Facebook has announced some significant changes - again - to its privacy policies. These include the ability to opt out of applications, to hide a friends’ list, interests - including participation in the confusing Community Pages, the ability to opt out of instant personalization, to hide past information and one-click settings (For a complete summary see AllFacebook post on the changes.).
But are these enough to appease brands, some of which have become upset with Facebook- despite its 500 million base and ad opportunities. Giving users more control over the Community Pages will be a start as that has quickly become a sore point for many corporate Facebook users.
In one respect they are good for brands because they increase visibility, writes Non Profit Quarterly. "If somebody had mentioned your organization in their profile, Facebook automatically linked the mention to your organization's page. Particularly universities benefit here, as most users have entered their alma mater." But the community pages also confused users. Worse, an organization doesn't know what's being said about it, so the staff can't reply. “A post to an automatically-generated community page could go unanswered, as the organization might never see it. If it was a major donor, that could be a blow to your bottom line.”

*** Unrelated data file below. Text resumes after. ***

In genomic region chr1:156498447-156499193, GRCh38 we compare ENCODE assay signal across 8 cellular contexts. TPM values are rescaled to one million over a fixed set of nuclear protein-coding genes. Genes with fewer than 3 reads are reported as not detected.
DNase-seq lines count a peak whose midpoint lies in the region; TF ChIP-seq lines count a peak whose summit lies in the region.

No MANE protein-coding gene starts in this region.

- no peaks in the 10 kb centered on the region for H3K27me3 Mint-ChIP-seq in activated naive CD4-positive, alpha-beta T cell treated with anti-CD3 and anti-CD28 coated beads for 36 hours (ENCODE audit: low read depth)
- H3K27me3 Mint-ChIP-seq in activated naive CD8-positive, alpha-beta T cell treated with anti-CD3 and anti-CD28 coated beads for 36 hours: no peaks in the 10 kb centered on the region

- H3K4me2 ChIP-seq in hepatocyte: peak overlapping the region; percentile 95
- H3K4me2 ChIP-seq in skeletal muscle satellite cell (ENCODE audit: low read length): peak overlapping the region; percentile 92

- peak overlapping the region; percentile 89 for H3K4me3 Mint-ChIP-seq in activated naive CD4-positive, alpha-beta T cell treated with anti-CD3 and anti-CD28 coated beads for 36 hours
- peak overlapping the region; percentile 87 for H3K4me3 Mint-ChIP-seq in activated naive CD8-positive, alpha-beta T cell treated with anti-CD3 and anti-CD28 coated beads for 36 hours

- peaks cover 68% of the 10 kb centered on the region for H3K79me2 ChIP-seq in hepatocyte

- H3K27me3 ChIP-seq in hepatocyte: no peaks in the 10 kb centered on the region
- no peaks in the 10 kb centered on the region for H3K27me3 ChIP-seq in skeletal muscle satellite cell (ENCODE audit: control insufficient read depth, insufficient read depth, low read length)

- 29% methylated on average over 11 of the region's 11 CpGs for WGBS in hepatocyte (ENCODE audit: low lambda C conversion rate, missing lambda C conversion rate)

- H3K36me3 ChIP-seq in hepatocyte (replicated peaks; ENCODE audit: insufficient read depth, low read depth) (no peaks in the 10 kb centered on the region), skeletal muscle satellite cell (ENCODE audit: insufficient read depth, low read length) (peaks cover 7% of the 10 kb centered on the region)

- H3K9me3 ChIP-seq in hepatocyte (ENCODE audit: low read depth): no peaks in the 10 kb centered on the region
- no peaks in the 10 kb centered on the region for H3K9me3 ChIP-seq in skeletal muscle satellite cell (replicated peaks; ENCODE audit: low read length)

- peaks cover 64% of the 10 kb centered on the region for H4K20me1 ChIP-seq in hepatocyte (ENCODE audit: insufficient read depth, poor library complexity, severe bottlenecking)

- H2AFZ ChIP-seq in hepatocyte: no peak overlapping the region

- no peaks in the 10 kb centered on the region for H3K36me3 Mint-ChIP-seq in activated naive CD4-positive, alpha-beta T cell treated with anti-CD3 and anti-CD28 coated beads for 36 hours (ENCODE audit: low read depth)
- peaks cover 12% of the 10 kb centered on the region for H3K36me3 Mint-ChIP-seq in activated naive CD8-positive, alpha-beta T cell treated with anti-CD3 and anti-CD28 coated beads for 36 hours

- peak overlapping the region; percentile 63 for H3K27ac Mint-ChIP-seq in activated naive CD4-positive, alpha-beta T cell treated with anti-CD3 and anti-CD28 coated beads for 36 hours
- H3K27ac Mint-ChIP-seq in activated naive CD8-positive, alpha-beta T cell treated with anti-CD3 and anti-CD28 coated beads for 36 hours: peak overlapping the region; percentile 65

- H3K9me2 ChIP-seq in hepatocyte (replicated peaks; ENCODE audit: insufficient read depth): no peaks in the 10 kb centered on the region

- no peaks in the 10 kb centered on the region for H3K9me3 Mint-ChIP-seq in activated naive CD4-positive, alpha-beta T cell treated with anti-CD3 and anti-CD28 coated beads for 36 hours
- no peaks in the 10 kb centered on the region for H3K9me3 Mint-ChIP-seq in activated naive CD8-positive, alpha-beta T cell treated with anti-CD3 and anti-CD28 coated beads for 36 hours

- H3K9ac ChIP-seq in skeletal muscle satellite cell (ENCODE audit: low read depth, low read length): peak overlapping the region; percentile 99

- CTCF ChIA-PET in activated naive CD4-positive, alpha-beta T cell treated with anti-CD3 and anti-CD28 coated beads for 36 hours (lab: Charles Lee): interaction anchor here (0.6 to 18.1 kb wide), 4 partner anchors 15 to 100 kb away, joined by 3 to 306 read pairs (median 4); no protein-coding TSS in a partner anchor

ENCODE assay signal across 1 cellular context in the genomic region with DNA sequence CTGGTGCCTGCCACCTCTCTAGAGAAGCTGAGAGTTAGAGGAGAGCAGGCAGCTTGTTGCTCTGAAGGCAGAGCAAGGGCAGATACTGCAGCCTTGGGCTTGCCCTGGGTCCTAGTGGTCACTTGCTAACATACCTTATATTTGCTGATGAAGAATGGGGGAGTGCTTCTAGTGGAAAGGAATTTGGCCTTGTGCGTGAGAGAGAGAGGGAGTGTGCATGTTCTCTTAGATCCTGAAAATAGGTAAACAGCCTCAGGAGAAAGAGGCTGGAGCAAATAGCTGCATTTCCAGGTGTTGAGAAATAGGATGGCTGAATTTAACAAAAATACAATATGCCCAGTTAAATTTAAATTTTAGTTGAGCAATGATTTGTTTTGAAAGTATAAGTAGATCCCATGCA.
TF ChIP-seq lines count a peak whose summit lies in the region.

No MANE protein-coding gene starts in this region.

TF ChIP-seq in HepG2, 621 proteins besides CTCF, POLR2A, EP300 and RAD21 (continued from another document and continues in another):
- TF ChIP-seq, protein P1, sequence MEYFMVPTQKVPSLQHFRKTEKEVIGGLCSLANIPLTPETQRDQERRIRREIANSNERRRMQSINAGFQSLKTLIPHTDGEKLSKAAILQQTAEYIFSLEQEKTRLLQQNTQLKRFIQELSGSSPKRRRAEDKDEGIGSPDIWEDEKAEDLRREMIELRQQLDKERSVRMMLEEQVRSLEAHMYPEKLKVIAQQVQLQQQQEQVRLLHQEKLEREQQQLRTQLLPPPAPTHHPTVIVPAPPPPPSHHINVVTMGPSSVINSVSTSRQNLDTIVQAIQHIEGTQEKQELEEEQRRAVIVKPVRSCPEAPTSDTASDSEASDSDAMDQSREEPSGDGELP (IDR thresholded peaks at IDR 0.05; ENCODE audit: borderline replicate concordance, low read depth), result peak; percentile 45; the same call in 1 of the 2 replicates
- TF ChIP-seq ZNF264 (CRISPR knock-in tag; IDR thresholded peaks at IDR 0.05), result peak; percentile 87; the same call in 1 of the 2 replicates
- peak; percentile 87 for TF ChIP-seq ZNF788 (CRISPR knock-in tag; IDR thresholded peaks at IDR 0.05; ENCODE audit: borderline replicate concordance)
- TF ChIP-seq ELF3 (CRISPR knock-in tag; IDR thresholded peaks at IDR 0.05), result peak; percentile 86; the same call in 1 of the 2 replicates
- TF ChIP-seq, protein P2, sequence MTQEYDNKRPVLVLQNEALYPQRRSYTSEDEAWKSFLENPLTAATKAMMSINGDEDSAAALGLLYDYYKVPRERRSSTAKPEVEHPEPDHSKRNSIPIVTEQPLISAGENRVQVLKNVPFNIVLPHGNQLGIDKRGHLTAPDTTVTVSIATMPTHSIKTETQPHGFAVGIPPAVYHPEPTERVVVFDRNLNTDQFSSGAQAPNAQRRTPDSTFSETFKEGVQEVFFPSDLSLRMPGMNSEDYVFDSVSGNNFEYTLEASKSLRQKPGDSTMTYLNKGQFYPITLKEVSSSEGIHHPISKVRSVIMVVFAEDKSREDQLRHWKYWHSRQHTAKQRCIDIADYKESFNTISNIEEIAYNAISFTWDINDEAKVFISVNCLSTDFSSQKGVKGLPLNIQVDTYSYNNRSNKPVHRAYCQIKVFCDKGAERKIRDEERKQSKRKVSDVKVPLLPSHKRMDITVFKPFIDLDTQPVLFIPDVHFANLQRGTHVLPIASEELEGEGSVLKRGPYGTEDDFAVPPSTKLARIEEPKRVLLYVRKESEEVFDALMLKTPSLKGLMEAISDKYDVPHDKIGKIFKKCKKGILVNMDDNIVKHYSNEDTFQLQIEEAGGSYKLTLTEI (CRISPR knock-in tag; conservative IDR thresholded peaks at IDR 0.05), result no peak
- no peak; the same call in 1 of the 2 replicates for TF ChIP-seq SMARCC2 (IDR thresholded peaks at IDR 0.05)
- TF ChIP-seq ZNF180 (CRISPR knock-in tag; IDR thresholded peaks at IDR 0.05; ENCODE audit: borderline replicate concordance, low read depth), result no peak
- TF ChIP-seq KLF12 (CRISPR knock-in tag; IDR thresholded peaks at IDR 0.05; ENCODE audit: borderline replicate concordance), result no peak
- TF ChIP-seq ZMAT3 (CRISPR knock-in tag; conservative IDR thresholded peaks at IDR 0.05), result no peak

Jeremiah Owyang, a partner at Altimeter Group, wrote that their creation shifts power away from brands. Furthermore, "because these Community Pages were launched without the consent or preview from brands, skepticism has emerged on trust of these new features." He suggests brands both organize and expand their presence on more than a few social networks as a defense - or even offense - strategy.